Wednesday, 22 June 2016

An Eye for Innovation at Fieldays 2016

Field days are a great part of working as a rural professional as they are a chance to catch-up with farmers off-farm where the most pressing time constraint for the day is no more than ensuring that you get to the coffee cart before the mid-morning rush and the bargain bin before it empties.

The teams at Agri Optics and Lindsay NZ passion for precision agriculture is innate as is our genuine interest in all things innovative so it is an opportunity to take a look at exciting new products and technologies. We’ve picked out a few of our favourites from the 2016 NZ National Agricultural Fieldays.

Optical Nitrate Sensor

Lincoln Agritech is in the process of developing a low cost, high performance groundwater nitrate sensor. Should this reach commercialisation we think there will be benefits for everyone who enjoys our rivers and lakes.

Jens Rekker was showing off the nitrate sensor prototype at #fieldays2016

Agriculture’s contribution to nitrogen concentrations in freshwater bodies has been under the microscope for several years now. Part of New Zealand’s approach to allow for continued primary sector growth whilst managing environmental impacts is the establishment of nitrate caps on farming operations. However a major challenge for those involved in these negotiations is the limitations of the current modelling to define the net effects on rural water quality.

It is this ambiguity that a direct, real time sensor with high spatial accuracy will resolve, closing the loop on the science so to speak. And therefore could be a vital tool to validate sustainable resource use and manage environmental impacts. We will be watching this space with great interest.

Pasture Robot

The pasture sensing robot is being developed as a joint project between Massey’s Centre for Precision Agriculture and the School of Engineering and Advanced Technology and aims to help farmers generate better information about the pasture and soils on their farms.

Pasture sensing robot on display at #fieldays2016
The current prototype has a multi spectral camera mounted which allows you to map nutrient variability. Plans are to enable the robot to be equipped with different types of sensors which could measure a number of soil or crop parameters. The development team envisage having it pre-programmed to be able to leave its docking station at say 4am to run a predefined pattern using RTK GPS and automatically send back the information to the office. This could be pasture growth levels, nutrient levels, moisture content, basically data from whatever sensors you have it loaded with. Unfortunately, it won't get your cows in for you........yet!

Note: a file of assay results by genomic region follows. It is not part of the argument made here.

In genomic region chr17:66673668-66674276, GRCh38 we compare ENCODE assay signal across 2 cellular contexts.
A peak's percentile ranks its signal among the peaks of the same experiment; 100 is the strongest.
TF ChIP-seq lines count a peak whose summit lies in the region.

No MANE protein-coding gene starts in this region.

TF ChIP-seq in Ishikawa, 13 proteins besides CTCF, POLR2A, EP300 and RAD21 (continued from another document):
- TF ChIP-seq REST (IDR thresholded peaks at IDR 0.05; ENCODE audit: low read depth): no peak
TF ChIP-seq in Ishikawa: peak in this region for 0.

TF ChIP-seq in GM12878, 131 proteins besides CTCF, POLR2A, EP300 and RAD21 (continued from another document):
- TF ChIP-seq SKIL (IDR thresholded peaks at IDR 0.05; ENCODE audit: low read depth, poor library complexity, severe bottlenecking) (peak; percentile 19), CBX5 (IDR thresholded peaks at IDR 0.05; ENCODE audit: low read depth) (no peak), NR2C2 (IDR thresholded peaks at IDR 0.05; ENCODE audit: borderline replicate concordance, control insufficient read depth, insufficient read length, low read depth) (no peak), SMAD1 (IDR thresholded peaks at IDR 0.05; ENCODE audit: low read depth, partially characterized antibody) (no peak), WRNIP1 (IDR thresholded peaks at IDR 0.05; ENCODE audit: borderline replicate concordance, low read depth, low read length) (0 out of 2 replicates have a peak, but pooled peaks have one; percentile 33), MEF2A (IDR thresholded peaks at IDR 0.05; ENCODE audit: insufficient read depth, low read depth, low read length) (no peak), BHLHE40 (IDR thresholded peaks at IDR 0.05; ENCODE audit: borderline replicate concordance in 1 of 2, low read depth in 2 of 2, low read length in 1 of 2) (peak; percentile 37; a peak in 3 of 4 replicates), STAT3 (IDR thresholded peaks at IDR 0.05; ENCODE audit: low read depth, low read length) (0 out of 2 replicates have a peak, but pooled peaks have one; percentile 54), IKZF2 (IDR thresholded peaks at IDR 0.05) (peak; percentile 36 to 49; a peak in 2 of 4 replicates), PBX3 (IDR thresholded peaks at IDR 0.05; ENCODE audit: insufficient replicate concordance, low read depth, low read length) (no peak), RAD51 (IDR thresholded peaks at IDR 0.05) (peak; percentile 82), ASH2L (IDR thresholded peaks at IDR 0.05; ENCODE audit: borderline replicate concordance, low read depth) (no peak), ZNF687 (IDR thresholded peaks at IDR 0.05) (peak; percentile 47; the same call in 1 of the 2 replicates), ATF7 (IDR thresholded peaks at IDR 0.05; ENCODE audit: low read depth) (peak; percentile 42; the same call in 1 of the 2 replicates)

Current sensing technology is typically carried on planes or drones and uses expensive and complex equipment. A robot is a cheaper option that would also be more reliable as it is less weather dependent than drones. The hope is the robot will be fully automated, reducing time spent by farmers assessing pasture quality.


CalfSMART shows new thinking in automated calf rearing.  The system delivers the right balance of nutrition to each and every calf. Calves are identified by their RFID ear tags. CalfSMART sends information on all parameters to your smartphone or computer.

Karl Watson demonstrates the latest CalfSMART automated calf feeding system.
This new product leverages on two technology platforms that have enabled the development of many instrumental agricultural products; RFID animal identification and the smartphone. The power of the smartphone as a farming tool is massive, so many exciting apps have been developed in recent years giving farmers unparalleled access to control and data!  


FarmWalker (from FeedFlo) is a wireless data capture solution for rising plate meters. It allows easy data capture utilising a smartphone app. The app uses the phones GPS to log spatial data as well as pasture mass data. In essence the FarmWalker can build a low resolution pasture yield map, eliminating the requirement for any manual data handling and processing. This app could be a handy addition to a pastoral farmers’ toolbox enabling easy, basic yield mapping.

Robot Ron from Bosch

Robot Ron’s potential could be endless, perhaps his eyes are multispectral cameras, perhaps his feet are DualEM sensors, perhaps he will trim your front hedge after mowing your lawn… we’re not quite sure but he was a hit with every 10-year-old visiting the fieldays this year.

And finally the latest in Farmall tractor ergonomics, shown off during a parade of tractors around the Fieldays.

So thanks to the farmers, the families, other exhibitors, the coffee cart girls and guys, and all those that popped in to say hello and made our week at Mystery Creek so enjoyable!

This post is a combined effort by Nick, Chris, Paul, Stu and Sarah.